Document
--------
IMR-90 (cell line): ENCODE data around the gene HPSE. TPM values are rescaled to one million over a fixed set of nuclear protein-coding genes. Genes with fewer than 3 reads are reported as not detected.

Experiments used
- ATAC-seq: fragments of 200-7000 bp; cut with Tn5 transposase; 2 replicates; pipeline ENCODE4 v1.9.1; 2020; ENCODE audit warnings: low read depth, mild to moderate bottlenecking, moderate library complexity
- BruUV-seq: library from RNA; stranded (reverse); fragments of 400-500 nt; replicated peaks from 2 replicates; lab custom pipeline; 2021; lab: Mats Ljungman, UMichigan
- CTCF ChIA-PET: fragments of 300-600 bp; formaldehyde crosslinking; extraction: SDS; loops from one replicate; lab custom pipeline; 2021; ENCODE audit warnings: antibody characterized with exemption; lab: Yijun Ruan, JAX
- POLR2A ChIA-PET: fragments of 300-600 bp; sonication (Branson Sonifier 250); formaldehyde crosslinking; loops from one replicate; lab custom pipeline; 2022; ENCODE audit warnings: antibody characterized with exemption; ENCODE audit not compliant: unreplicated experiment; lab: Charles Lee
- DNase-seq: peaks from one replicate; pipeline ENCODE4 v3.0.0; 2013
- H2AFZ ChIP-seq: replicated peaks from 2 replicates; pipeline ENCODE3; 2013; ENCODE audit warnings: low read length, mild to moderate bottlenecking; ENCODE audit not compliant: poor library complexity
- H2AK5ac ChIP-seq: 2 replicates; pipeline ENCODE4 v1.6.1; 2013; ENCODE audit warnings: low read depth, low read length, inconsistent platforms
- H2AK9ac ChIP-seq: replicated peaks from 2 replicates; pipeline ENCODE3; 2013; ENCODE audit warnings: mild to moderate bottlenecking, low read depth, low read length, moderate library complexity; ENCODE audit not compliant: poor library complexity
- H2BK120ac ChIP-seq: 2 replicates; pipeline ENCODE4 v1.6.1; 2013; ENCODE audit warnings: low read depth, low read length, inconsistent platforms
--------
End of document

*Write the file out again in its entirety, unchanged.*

IMR-90 (cell line): ENCODE data around the gene HPSE. TPM values are rescaled to one million over a fixed set of nuclear protein-coding genes. Genes with fewer than 3 reads are reported as not detected.

Experiments used
- ATAC-seq: fragments of 200-7000 bp; cut with Tn5 transposase; 2 replicates; pipeline ENCODE4 v1.9.1; 2020; ENCODE audit warnings: low read depth, mild to moderate bottlenecking, moderate library complexity
- BruUV-seq: library from RNA; stranded (reverse); fragments of 400-500 nt; replicated peaks from 2 replicates; lab custom pipeline; 2021; lab: Mats Ljungman, UMichigan
- CTCF ChIA-PET: fragments of 300-600 bp; formaldehyde crosslinking; extraction: SDS; loops from one replicate; lab custom pipeline; 2021; ENCODE audit warnings: antibody characterized with exemption; lab: Yijun Ruan, JAX
- POLR2A ChIA-PET: fragments of 300-600 bp; sonication (Branson Sonifier 250); formaldehyde crosslinking; loops from one replicate; lab custom pipeline; 2022; ENCODE audit warnings: antibody characterized with exemption; ENCODE audit not compliant: unreplicated experiment; lab: Charles Lee
- DNase-seq: peaks from one replicate; pipeline ENCODE4 v3.0.0; 2013
- H2AFZ ChIP-seq: replicated peaks from 2 replicates; pipeline ENCODE3; 2013; ENCODE audit warnings: low read length, mild to moderate bottlenecking; ENCODE audit not compliant: poor library complexity
- H2AK5ac ChIP-seq: 2 replicates; pipeline ENCODE4 v1.6.1; 2013; ENCODE audit warnings: low read depth, low read length, inconsistent platforms
- H2AK9ac ChIP-seq: replicated peaks from 2 replicates; pipeline ENCODE3; 2013; ENCODE audit warnings: mild to moderate bottlenecking, low read depth, low read length, moderate library complexity; ENCODE audit not compliant: poor library complexity
- H2BK120ac ChIP-seq: 2 replicates; pipeline ENCODE4 v1.6.1; 2013; ENCODE audit warnings: low read depth, low read length, inconsistent platforms